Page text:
Filing a Report with…
The Colleges have a responsibility to respond to reports of sexual violence or sex harassment and attend to the needs of the students who are involved. Reports of sexual violence and sex harassment are taken with the utmost seriousness, and the student will be promptly referred to the appropriate persons or resources for assistance. The Colleges are also responsible to ensure that the individual charged with committing such violence or harassment is treated fairly. Individuals are presumed innocent unless proven responsible, and will also be referred to appropriate services for assistance.
The individuals noted below are trained in responding to sexual violence reports and prepared to work with you to make sure you understand the process and resources available to you. The Title IX Coordinator or other appropriate administrator will work with you to determine what, if any, accommodations such as a no-contact order, change of housing assignment, or classroom accommodation are needed in order to provide a safe environment on campus for you as the College responds to your report.
Reports can be filed by the alleged victim or a third party who is aware of allegations of sexual violence or sex harassment, including other students or College employees. Reports should be filed with one of the designated College administrators and/or employees responsible for student services, as follows:
Reports to the above designated administrators or employees will constitute “notice” to the College for the purposes of considering an investigation and institutional response in conjunction with the Title IX Coordinator.
College employees (even medical or mental health professionals identified below) are required by law to report any allegations of sexual abuse or assault of a minor to either law enforcement or the Department of Health and Human Services.
Exception Regarding Employee Reporting: The law recognizes and protects the confidentiality of communications between a person seeking care and a medical or mental health professional. Medical or mental health professionals employed by the Colleges (Licensed Student Counselors and Nurses) respect and protect confidential communications from students, faculty, and staff to the extent they are legally able to do so. Employees may have to breach a confidence, however, when they perceive an immediate and serious threat to any person or property.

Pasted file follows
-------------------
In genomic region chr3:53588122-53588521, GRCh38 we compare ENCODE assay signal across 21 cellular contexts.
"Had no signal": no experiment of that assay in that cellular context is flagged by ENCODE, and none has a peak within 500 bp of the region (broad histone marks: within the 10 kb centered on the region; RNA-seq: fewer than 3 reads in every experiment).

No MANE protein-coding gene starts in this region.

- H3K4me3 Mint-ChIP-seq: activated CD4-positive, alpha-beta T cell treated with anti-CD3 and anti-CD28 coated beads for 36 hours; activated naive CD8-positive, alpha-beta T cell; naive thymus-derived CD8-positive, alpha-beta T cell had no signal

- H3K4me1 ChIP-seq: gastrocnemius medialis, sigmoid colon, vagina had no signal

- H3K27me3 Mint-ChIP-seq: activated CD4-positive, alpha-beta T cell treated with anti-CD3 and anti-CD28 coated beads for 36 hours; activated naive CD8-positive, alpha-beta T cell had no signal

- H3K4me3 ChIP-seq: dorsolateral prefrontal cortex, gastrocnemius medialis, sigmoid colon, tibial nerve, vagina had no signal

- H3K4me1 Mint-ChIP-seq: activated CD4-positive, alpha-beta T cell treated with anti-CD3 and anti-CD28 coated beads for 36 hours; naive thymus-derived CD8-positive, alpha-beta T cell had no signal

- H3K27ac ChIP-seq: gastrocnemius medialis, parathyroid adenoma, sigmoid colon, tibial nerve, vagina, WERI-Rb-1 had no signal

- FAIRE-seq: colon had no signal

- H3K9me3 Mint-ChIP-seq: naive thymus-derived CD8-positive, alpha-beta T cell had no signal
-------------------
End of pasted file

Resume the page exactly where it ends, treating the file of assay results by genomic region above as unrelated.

Additional details related to confidentiality and the disciplinary process from Board Policy 3020 are noted below:
The College appreciates the privacy concerns inherent in allegations of sexual violence or sex harassment. To protect students’ privacy rights, the names of students or other identifying information, especially that which is contained in written documents and notes, will only be disclosed to third parties if; (a) prior written permission is given by the student concerned; (b) the disclosure is necessary to conduct an investigation; (c) the disclosure is necessary to pursue disciplinary action; or, (d) the disclosure is otherwise required by law.
Victims will be informed that the College has a legal duty to include information about reports of criminal sexual misconduct in annual security report statistics which do not identify either the person claiming to have been subject to criminal sexual misconduct or the alleged perpetrator.
If an alleged victim is under the age of eighteen (18) years, the College will obtain consent from the parents or guardians prior to beginning an investigation or disclosing information, unless otherwise required by law.
If the alleged victim requests confidentiality, asks that the report not be pursued, or declines to participate in an investigation or disciplinary proceeding, the College will document the request. The College will take reasonable steps to investigate and respond to reports consistent with such a request, if possible. Requests will be evaluated and weighed against the College’s responsibility to provide a safe and nondiscriminatory environment.